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J Diabetes Sci Technol. 2014 Sep;8(5):945-50. doi: 10.1177/1932296814536138. Epub 2014 May 27.

Accuracy of a novel noninvasive transdermal continuous glucose monitor in critically ill patients.

Author information

  • 1Departments of Surgery/Anesthesiology, Tufts Medical Center and Tufts University School of Medicine, Boston, MA, USA.
  • 2Echo Therapeutics, Inc, Philadelphia, PA, USA.
  • 3The Epsilon Group, Charlottesville, VA, USA.
  • 4Departments of Surgery/Anesthesiology, Tufts Medical Center and Tufts University School of Medicine, Boston, MA, USA Snasraway@tuftsmedicalcenter.org.

Abstract

Stress hyperglycemia and hypoglycemia are associated with increased morbidity and mortality in the critically ill. Intermittent, random blood glucose (BG) measurements can miss episodes of hyper- and hypoglycemia. The purpose of this study was to determine the accuracy of the Symphony® continuous glucose monitor (CGM) in critically ill cardiac surgery patients. Fifteen adult cardiac surgery patients were evaluated immediately postoperatively in the intensive care unit. Prelude® SkinPrep prepared the skin and a sensor was applied to 2 test sites on each subject to monitor interstitial fluid glucose. Reference BG was sampled at 30- to 60-minute intervals. The skin at the test sites was inspected for adverse effects. Accuracy of the retrospectively analyzed CGM data relative to reference BG values was determined using continuous glucose-error grid analysis (CG-EGA) and mean absolute relative difference (MARD). Using 570 Symphony CGM glucose readings paired with reference BG measurements, CG-EGA showed that 99.6% of the readings were within zones A and B. BG measurements ranged from 73 to 251 mg/dL. The MARD was 12.3%. No adverse device effects were reported. The Symphony CGM system is able to safely, continuously, and noninvasively monitor glucose in the transdermal interstitial fluid of cardiac surgery intensive care unit patients with accuracy similar to that reported with other CGM systems. Future versions of the system will need real-time data analysis, fast warm-up, and less frequent calibrations to be used in the clinical setting.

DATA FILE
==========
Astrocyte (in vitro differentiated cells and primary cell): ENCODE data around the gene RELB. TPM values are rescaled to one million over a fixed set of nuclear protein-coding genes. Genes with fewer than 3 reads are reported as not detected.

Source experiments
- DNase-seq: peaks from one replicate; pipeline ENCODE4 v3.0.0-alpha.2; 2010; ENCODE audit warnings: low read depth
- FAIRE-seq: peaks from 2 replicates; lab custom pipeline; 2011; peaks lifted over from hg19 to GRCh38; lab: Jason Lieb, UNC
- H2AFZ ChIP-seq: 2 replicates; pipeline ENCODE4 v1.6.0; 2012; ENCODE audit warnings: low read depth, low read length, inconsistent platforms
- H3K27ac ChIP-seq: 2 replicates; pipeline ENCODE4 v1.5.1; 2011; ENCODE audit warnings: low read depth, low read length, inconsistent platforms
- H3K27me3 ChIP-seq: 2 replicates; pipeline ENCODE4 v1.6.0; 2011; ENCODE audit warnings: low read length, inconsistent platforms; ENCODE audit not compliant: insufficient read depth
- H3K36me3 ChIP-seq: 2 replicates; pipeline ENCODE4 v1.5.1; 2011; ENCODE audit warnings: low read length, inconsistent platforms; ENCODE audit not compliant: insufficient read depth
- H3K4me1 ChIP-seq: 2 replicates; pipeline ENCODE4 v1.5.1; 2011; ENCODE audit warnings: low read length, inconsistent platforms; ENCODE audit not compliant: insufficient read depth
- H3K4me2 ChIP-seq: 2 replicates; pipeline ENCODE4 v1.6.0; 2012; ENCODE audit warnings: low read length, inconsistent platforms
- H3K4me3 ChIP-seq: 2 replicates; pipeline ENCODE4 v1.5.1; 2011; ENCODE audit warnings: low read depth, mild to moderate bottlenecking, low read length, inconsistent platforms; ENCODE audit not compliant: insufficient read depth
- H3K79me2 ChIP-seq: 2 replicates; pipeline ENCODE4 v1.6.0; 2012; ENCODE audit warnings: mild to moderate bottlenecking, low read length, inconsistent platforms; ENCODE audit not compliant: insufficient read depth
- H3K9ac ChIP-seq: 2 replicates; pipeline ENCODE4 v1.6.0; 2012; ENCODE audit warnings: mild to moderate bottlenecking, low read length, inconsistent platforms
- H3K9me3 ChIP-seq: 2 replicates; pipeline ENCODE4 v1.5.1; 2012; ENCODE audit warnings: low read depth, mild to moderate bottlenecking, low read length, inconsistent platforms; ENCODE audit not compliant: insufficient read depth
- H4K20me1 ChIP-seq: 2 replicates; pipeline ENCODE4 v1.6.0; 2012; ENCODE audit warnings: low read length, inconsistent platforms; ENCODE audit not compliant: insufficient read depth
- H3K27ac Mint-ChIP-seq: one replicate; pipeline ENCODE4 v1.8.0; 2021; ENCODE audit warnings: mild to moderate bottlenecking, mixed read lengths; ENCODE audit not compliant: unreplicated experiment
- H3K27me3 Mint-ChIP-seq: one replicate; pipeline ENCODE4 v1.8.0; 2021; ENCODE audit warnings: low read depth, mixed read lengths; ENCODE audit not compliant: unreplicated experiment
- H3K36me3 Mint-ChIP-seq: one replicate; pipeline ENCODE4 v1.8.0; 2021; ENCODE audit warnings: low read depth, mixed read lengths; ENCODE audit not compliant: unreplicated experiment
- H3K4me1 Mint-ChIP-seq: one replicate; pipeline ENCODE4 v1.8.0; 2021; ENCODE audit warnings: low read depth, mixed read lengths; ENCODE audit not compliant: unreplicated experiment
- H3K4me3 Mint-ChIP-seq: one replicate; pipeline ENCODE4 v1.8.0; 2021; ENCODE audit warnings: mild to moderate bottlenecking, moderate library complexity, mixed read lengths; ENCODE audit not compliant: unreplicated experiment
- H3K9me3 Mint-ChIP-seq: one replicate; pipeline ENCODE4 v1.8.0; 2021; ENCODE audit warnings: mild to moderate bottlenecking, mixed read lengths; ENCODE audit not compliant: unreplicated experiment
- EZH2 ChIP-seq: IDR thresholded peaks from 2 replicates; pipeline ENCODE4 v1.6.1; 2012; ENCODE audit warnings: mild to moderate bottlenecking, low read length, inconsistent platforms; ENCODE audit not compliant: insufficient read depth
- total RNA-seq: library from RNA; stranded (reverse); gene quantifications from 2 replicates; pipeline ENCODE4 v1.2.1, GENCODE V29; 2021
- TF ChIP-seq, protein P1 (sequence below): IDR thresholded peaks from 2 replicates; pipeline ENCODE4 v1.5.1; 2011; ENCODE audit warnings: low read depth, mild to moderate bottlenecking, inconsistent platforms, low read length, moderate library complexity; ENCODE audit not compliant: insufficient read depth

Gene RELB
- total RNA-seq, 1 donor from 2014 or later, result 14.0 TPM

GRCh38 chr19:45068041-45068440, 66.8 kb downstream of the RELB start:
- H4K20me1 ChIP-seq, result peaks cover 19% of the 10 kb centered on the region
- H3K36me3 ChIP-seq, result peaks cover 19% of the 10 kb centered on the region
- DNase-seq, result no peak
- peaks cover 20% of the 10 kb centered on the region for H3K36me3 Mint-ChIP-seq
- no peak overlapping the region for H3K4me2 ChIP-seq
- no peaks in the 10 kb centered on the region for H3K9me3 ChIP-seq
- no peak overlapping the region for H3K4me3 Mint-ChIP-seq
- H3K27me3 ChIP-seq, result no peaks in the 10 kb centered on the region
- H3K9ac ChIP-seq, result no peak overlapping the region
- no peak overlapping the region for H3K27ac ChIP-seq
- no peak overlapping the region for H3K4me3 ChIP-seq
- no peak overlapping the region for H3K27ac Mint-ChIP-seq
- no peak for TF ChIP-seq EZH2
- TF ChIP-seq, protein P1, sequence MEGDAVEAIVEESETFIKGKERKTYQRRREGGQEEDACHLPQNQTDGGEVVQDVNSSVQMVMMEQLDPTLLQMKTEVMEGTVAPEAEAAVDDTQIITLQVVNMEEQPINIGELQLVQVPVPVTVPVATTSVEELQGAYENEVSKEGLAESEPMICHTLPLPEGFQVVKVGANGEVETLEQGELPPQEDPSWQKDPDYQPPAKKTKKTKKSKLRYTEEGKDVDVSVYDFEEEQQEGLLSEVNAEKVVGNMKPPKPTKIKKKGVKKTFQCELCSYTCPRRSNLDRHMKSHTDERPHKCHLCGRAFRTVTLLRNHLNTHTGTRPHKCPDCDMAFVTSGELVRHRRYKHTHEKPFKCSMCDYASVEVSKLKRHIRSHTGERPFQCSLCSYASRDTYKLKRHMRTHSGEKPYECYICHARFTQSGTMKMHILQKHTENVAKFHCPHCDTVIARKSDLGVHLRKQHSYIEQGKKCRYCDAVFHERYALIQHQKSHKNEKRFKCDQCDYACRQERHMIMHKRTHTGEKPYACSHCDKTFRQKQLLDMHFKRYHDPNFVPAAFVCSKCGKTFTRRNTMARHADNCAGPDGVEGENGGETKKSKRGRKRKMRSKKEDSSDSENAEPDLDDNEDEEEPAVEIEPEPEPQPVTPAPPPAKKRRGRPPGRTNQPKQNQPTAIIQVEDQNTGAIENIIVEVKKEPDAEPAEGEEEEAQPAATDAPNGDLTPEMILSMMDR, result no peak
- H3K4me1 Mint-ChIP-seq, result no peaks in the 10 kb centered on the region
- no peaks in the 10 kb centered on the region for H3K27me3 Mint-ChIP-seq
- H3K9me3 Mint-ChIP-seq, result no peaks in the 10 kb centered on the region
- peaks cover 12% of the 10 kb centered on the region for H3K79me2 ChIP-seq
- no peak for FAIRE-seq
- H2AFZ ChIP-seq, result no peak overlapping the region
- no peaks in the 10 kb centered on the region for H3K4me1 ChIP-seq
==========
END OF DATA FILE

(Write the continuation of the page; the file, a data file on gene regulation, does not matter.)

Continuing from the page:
© 2014 Diabetes Technology Society.

KEYWORDS:

biosensor; continuous glucose; diabetes; intensive care; tight glycemic; transdermal

PMID:
24876448
[PubMed - in process]
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